Fr. Mike’s Homily for Tuesday of 4th Week in Ordinary Time Cycle II (1)

Homily1 Healer









Fr. Mike’s Homily for Tuesday of 4th Week in Ordinary Time Cycle II
Theme: Inclusion
By: Fr. Mike Lagrimas

St. Michael the Archangel Parish
Diocese of Novaliches
Homily for Tuesday February 1 2022
Mk 5:21‐43
When Jesus had crossed again [in the boat] to the other side, a large crowd gathered around him, and he stayed close to the sea. One of the synagogue officials, named Jairus, came forward. Seeing him, he fell at his feet and pleaded earnestly with him, saying, “My daughter is at the point of death. Please, come lay your hands on her that she may get well and live.” He went off with him, and a large crowd followed him and pressed upon him.
There was a woman afflicted with hemorrhages for twelve years. She had suffered greatly at the hands of many doctors and had spent all that she had. Yet she was not helped but only grew worse. She had heard about Jesus and came up behind him in the crowd and touched his cloak. She said, “If I but touch his clothes, I shall be cured.” Immediately her flow of blood dried up. She felt in her body that she was healed of her affliction. Jesus, aware at once that power had gone out from him, turned around in the crowd and asked, “Who has touched my clothes?” But his disciples said to him, “You see how the crowd is pressing upon you, and yet you ask, ‘Who touched me?’” And he looked around to see who had done it. The woman, realizing what had happened to her, approached in fear and trembling. She fell down before Jesus and told him the whole truth. He said to her, “Daughter, your faith has saved you. Go in peace and be cured of your affliction.”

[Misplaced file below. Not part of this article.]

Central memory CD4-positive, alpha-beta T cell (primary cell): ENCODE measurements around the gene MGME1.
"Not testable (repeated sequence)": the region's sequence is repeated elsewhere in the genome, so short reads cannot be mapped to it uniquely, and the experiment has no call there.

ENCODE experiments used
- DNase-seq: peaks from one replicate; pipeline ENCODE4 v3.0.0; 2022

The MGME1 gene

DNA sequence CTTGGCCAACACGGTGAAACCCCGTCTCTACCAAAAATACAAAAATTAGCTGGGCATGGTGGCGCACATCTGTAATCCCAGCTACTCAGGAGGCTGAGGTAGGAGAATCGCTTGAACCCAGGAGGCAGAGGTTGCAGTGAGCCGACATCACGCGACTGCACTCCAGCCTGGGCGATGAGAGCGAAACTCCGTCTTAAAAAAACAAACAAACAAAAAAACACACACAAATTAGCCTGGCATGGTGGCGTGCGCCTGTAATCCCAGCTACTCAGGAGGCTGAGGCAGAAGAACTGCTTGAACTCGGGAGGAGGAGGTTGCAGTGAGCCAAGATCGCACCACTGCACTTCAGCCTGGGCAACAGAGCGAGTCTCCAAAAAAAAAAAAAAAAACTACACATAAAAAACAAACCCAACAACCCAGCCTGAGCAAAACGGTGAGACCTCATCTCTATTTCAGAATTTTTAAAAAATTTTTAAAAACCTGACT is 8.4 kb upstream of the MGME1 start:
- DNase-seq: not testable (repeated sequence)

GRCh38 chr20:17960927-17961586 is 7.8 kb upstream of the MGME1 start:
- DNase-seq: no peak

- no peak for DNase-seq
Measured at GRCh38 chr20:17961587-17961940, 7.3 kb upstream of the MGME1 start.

While he was still speaking, people from the synagogue official’s house arrived and said, “Your daughter has died; why trouble the teacher any longer?” Disregarding the message that was reported, Jesus said to the synagogue official, “Do not be afraid; just have faith.” He did not allow anyone to accompany him inside except Peter, James, and John, the brother of James. When they arrived at the house of the synagogue official, he caught sight of a commotion, people weeping and wailing loudly. So he went in and said to them, “Why this commotion and weeping? The child is not dead but asleep.” And they ridiculed him. Then he put them all out. He took along the child’s father and mother and those who were with him and entered the room where the child was. He took the child by the hand and said to her, “Talitha koum,” which means, “Little girl, I say to you, arise!” The girl, a child of twelve, arose immediately and walked around. [At that] they were utterly astounded. He gave strict orders that no one should know this and said that she should be given something to eat.
The Gospel reading today is a literary style called ‘inclusion’ – one event is contained inside another. There are two miracles that are made to look like just one event because they are contained in a single storyline. The first miracle is about the healing of the sick daughter of Jairus, a synagogue official. And while Jesus was on the way to the house to heal the girl, a woman with chronic hemorrhages gets healed when she touched the hem of His garment.